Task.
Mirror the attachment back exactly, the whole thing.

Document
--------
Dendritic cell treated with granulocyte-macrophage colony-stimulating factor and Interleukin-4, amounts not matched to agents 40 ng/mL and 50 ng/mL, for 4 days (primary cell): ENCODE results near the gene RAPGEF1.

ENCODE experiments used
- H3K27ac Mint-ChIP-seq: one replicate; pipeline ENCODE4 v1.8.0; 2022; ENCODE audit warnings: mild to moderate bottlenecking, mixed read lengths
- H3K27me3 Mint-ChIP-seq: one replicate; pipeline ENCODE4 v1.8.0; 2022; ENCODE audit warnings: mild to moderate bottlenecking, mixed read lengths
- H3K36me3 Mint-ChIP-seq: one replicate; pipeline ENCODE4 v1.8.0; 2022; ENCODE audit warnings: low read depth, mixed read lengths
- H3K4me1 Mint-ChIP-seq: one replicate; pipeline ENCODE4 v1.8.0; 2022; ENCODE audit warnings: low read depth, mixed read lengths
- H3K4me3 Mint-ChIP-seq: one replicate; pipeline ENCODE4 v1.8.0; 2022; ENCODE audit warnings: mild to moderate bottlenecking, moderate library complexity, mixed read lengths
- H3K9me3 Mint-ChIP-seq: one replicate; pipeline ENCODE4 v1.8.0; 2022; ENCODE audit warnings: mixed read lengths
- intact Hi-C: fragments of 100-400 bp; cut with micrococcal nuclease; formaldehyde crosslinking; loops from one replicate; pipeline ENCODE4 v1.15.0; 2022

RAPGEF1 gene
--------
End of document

Dendritic cell treated with granulocyte-macrophage colony-stimulating factor and Interleukin-4, amounts not matched to agents 40 ng/mL and 50 ng/mL, for 4 days (primary cell): ENCODE results near the gene RAPGEF1.

ENCODE experiments used
- H3K27ac Mint-ChIP-seq: one replicate; pipeline ENCODE4 v1.8.0; 2022; ENCODE audit warnings: mild to moderate bottlenecking, mixed read lengths
- H3K27me3 Mint-ChIP-seq: one replicate; pipeline ENCODE4 v1.8.0; 2022; ENCODE audit warnings: mild to moderate bottlenecking, mixed read lengths
- H3K36me3 Mint-ChIP-seq: one replicate; pipeline ENCODE4 v1.8.0; 2022; ENCODE audit warnings: low read depth, mixed read lengths
- H3K4me1 Mint-ChIP-seq: one replicate; pipeline ENCODE4 v1.8.0; 2022; ENCODE audit warnings: low read depth, mixed read lengths
- H3K4me3 Mint-ChIP-seq: one replicate; pipeline ENCODE4 v1.8.0; 2022; ENCODE audit warnings: mild to moderate bottlenecking, moderate library complexity, mixed read lengths
- H3K9me3 Mint-ChIP-seq: one replicate; pipeline ENCODE4 v1.8.0; 2022; ENCODE audit warnings: mixed read lengths
- intact Hi-C: fragments of 100-400 bp; cut with micrococcal nuclease; formaldehyde crosslinking; loops from one replicate; pipeline ENCODE4 v1.15.0; 2022

RAPGEF1 gene